The Jacaranda plant is actually quite common in southern US states such as California and Florida, so look for its purpley blue flowers next time you visit a southern state.
If you enjoy succulent plants, then Jovibarba is worth a look. This succulent perennial has a pretty small genus pool with only three subspecies accepted as distinct: globifera, heuffelii and hirta.
The plant is very similar to another succulent known as Sempervivum, some botanists and horticulturists suggest that Jovibarba is a subspecies of Sempervivum but it is distinct enough to be recognised on its own.
This genus of plant, Jovibarba, is endemic to Southeastern Europe and generally grows in humid, dry, and mountainous regions.
If you aren’t familiar with succulents, just think of Aloe vera. The Jovibarba has a widespread head of individual succulent stems that are full of a jammy liquid.
These succulent stems make succulent plants, including Jovibarba, an easy plant to propagate and is commonly how the plant reproduces via offsets.
However, the heuffelii subspecies of Jovibarba does not produce offsets and actually requires propagation to produce offspring.
Generally the rosette forming heads of the plant are a bright green color that can turn reddish near the tips when mature.
In comparison the Sempervivum is much darker in color, its stems open more widely, and they also produce more stems. Jovibarba means ‘beard of Jupiter’ and is named after the rosette head of the plant.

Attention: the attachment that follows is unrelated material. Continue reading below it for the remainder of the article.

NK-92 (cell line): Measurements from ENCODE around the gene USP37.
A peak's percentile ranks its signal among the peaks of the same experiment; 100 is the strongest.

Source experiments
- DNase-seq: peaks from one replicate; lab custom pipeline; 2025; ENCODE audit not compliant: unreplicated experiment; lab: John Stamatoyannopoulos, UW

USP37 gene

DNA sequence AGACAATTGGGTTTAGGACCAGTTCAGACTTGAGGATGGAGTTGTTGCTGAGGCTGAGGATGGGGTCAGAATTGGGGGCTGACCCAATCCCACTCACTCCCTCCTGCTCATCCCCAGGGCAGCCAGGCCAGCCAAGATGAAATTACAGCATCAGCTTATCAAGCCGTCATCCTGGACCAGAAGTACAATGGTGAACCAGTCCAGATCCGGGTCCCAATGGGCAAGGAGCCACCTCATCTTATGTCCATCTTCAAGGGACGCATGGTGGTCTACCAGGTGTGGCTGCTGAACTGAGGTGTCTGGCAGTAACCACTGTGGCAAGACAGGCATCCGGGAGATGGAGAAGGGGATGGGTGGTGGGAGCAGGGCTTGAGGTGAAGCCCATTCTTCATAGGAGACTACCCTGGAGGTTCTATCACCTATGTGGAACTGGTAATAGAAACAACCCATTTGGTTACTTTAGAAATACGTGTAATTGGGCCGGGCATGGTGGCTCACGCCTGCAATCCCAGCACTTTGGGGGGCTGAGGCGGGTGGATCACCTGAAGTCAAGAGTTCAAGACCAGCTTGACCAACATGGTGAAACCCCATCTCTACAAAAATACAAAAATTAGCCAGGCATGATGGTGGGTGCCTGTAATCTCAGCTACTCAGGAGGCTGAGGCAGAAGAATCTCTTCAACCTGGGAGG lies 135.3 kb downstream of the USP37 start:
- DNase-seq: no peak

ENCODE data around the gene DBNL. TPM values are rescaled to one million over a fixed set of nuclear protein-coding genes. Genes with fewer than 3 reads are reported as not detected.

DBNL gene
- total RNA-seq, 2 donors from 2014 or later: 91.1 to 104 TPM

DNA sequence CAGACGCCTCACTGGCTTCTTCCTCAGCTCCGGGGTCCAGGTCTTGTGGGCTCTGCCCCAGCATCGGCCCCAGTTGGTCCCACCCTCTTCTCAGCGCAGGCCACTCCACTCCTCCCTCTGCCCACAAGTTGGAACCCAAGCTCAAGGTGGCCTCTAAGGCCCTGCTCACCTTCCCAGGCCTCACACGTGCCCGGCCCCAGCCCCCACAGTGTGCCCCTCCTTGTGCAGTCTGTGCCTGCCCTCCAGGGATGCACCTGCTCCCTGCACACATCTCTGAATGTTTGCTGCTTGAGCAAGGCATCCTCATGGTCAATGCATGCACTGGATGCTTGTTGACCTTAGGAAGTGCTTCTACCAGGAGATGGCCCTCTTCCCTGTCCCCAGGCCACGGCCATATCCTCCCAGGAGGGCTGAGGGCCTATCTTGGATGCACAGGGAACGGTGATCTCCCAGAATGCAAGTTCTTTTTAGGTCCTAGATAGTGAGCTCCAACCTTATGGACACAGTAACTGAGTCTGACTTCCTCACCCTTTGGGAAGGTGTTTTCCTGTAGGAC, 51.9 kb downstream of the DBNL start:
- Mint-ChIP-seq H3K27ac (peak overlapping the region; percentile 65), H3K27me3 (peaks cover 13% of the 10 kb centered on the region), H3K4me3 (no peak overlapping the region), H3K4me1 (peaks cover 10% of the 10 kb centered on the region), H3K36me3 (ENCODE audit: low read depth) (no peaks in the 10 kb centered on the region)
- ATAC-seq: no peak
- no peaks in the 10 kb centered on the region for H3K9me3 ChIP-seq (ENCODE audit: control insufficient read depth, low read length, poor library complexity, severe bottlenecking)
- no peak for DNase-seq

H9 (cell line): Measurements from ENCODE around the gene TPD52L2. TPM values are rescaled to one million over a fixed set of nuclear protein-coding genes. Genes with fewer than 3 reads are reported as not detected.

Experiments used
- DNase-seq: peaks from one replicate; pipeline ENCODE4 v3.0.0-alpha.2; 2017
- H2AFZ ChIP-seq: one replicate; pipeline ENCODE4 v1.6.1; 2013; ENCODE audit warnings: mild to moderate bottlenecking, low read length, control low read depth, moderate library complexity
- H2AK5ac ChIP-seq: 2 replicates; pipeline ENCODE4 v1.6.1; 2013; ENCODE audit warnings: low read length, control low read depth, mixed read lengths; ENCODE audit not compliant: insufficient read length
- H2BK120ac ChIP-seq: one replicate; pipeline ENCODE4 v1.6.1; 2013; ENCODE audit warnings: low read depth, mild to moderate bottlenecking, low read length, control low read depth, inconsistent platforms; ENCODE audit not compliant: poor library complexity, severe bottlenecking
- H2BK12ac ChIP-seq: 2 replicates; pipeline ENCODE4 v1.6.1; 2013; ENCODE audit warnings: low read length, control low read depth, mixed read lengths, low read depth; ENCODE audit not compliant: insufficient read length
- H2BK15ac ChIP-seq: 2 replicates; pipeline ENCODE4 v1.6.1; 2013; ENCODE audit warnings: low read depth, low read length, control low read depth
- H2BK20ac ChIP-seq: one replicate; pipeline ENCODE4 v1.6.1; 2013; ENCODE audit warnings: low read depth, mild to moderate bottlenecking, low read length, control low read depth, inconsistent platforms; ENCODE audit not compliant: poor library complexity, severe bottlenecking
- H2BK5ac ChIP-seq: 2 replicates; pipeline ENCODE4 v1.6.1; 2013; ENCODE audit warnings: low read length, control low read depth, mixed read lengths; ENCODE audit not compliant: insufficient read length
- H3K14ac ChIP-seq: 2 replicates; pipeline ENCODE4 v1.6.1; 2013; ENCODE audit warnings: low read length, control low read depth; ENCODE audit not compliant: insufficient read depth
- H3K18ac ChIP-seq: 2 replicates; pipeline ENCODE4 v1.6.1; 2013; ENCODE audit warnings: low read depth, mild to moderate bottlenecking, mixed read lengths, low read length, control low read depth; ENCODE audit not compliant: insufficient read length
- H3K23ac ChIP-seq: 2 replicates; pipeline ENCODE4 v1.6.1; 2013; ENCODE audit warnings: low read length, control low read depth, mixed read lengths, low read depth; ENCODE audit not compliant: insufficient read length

The Jaborosa plant is a genus from the Solanaceae family, these flowers are commonly referred to as ‘nightshades.’
The Jaborosa is a pretty curious and interesting plant, like many nightshades. There isn’t much really known about Jaborosa plants beyond their objective biology.
This could be because the plant grows quite high up in the Andes, most commonly, and often doesn’t survive wet winters. As a result, the plant flowers in quite a short window.
There are 20 subspecies of Jaborosa that are all generally endemic to South America. Rather interestingly, some subspecies are pollinated by insects such as flies and moths; certain moths actually feed on the nectar of the flowers.
The flower of the Jaborosa plant is equally interesting. They are usually white and have triangular petals that are long and usually come in groups of around five per head. We can describe the Jaborosa plant as creeping and colony forming thanks to its rhizomatous root systems.
Most nightshades from the Solanaceae or ‘Solanum’ family are considered poisonous. However, Jaborasa is only phytotoxic, which means they only poison other plants.
This is another reason why the plant isn’t cultivated often. Jaborosa is full of steroid compounds known as withanolides.
This shrub is an all-American plant that is endemic to western North America. The Jamesia, commonly called ‘cliffbush’ or ‘waxflower’ is a shrub that grows commonly in the mountainous regions of western US at around 1600-3000m altitude.
Essentially, this is an American hydrangea, it comes from the Hydrangeaceae family and is similar to other plants in this family.
There are only two recognised subspecies of Jemsia, americana and tetrapetala. Although there is some botanical dispute as to whether tetrapelata (fourpetal) is a recognisable subspecies.